Every now and then we keep hearing of new buzzwords in the Information Technology domain.
One of the buzzwords doing the rounds is “shared responsibility model”.
What does this axiom mean?
In the cloud security context this means a security schedule that ordains the security responsibilities of a cloud computing provider and its users to guarantee accountability.
Lets us now consider two scenarios.
- When a business operates its own IT Infrastructure in-house with its own data center, the primary responsibility for the security of this infrastructure is with the business.
- When the enterprise moves to a public cloud it transfers some of the security responsibilities to their cloud hosting provider. The responsibility scope for the cloud provider and cloud user is clearly demarcated for different aspects of security. Yet, both parties must work in tandem to ensure full coverage of security.
It is to be noted that each type of cloud model, SaaS (software as a service), PaaS (Platform as a Service, and IaaS (Infrastructure as a Service) clearly defines which party is responsible for which security tasks.
According to information technology experts, the users’ accountability increases as they transition from SaaS to PaaS to IaaS.
In this context let us examine the IaaS Model. Here the security responsibilities are alienated as follows.
- The cloud provider is fully responsible for securing basic cloud infrastructure components such as server, storage, virtualization software and networks. The cloud vendor is also liable for the physical security of that data center that houses the infrastructure.
- The client on the other hand is accountable for the security of its OS, software and data.
This is somewhat in line with the best practices outlined by the Amazon Web Services (AWS) security cloud model.
For the infrastructure services the responsibilities are divided as under:
- Customer – Platform, applications, identity and access management, data, OS, firewall configuration, and network
- Vendor – Compute infrastructure, storage, database and network.
To make it simple, the customer is responsible for the security “in the cloud”, whereas the AWS is responsible for the security “of the cloud”.
How did the idea that cloud security is a shared responsibility come about?
Businesses to improve agility and reduce costs are distributing cloud based applications among varying environments or models.
It is the apprehension over data exposures that have brought about security concerns in the cloud.
This is the top most priority for IT managers.
In the present business environment, the challenges are twofold.
- Balancing the company’s need for agility without compromising on the security of data that transitions between various clouds.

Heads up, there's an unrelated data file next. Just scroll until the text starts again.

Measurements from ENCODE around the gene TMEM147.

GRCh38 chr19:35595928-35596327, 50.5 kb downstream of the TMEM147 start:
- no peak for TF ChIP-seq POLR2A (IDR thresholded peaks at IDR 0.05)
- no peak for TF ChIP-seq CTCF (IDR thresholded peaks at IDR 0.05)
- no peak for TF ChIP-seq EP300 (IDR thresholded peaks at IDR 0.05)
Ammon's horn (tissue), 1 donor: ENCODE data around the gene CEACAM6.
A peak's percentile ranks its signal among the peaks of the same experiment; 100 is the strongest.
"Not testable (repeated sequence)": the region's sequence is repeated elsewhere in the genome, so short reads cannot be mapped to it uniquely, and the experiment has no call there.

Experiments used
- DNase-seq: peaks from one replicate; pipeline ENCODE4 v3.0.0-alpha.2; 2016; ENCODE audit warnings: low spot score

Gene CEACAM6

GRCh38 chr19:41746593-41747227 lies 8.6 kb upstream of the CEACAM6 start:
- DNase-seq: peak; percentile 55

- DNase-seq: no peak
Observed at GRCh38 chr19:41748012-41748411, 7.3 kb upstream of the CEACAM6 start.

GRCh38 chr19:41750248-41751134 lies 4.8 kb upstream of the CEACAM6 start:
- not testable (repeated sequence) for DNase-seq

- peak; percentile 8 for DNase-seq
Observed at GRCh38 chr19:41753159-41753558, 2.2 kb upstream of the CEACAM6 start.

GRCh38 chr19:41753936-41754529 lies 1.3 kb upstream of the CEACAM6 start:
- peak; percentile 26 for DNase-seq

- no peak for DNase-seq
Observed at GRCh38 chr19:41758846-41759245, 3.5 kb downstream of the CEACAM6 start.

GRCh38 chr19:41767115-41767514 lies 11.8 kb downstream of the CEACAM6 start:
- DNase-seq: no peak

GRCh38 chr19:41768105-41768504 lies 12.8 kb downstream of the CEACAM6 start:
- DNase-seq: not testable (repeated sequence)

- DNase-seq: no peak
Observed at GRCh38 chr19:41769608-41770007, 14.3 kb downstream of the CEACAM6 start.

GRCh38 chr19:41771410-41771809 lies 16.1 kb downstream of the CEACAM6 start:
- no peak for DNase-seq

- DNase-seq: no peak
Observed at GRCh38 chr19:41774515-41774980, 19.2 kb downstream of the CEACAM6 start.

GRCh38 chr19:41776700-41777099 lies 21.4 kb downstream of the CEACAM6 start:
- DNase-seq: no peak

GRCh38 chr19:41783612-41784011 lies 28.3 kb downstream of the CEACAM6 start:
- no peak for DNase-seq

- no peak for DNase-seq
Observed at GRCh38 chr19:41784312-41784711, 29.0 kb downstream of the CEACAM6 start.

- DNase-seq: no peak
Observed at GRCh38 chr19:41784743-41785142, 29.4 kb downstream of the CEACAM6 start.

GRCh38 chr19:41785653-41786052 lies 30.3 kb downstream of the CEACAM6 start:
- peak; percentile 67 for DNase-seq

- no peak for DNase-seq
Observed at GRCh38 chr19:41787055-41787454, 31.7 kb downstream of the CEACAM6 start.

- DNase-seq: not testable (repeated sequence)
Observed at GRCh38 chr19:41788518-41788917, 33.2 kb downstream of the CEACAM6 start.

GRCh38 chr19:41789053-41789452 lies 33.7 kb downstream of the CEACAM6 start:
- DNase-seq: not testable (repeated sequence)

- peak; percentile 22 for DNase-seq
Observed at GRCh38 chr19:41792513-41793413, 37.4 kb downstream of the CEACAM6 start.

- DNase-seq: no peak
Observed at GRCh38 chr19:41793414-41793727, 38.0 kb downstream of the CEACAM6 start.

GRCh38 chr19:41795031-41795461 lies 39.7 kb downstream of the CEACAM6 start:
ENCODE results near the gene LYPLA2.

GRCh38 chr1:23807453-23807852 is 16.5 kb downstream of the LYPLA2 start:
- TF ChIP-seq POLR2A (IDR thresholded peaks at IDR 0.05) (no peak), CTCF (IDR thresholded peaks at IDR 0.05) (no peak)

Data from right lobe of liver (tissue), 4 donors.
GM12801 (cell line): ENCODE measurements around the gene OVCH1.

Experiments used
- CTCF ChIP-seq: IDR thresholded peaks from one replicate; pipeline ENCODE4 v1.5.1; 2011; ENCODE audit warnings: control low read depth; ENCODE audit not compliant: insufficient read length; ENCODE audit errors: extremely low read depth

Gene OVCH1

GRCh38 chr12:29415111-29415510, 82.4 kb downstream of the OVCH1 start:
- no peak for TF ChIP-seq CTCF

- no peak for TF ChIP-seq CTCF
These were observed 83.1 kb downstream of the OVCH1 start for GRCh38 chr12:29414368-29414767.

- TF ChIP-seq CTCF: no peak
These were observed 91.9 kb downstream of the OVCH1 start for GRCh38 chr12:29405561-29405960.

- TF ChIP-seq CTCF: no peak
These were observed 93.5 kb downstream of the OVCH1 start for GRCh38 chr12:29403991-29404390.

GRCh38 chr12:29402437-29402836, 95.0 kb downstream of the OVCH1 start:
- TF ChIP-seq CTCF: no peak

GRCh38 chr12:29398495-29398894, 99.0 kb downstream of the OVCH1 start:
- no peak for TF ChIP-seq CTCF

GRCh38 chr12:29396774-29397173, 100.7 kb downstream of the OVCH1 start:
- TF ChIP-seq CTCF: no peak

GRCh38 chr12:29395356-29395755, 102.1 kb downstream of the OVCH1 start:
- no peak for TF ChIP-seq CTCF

- Gaining transparency and preempting attacks that are trying to smuggle data both from external sources as well as internally.
Typically in an IT setup there are several units responsible for cloud security. These include, but not limited to, the technology or network team, applications team, security team and compliance team.
But looking at the overall cloud perspective, the cloud security must be shared between the cloud provider and the company.
This is true even when transitions are made from the private cloud to the public cloud to SaaS.
For a straightforward understanding, here is an explanation.
- In a private cloud, the responsibility of security of data, application and infrastructure is solely with the customer or enterprise.
- In a public cloud setup, data and applications responsibility is with the customer whereas the accountability of security of infrastructure is with the vendor.
- In SaaS, the responsibility of security of data is with the enterprise while the responsibility of apps and infrastructure is with the vendor.
The picture is clear. IT security is the combined responsibility of both the vendor and the enterprise. While the enterprise must be confident that the vendor has implemented adequate security measures to keep applications and data secure, it must also have the right tools to manage what vendors do not do.
So what are and could be the right tools with an enterprise?
In a nutshell, the tools must perform the following functions.
- Provide transparency into activity within applications
- Exhaustive analytics on usage to preempt data risk and compliance breaches.
- Strict monitoring to drive enforcement and quarantine if any violation occurs
- Leverage real time threat intelligence on known threats and perform state-of -the art detection on unknown threats to prevent security compromise via new malware entry points.
Most of the major cloud vendors, such as Amazon Web Services clearly define their shared responsibility models in their offers.
Yet, in practice the responsibility demarcations can become blurred, especially when the when the cloud provider has made a large mark in the cloud domain such as Amazon Web Services.
In such a scenario, companies must clearly demarcate their security roles while signing the contract.
For Interesting Topic – Simplifying the Seemingly Difficult Task of Establishing Security in Public Cloud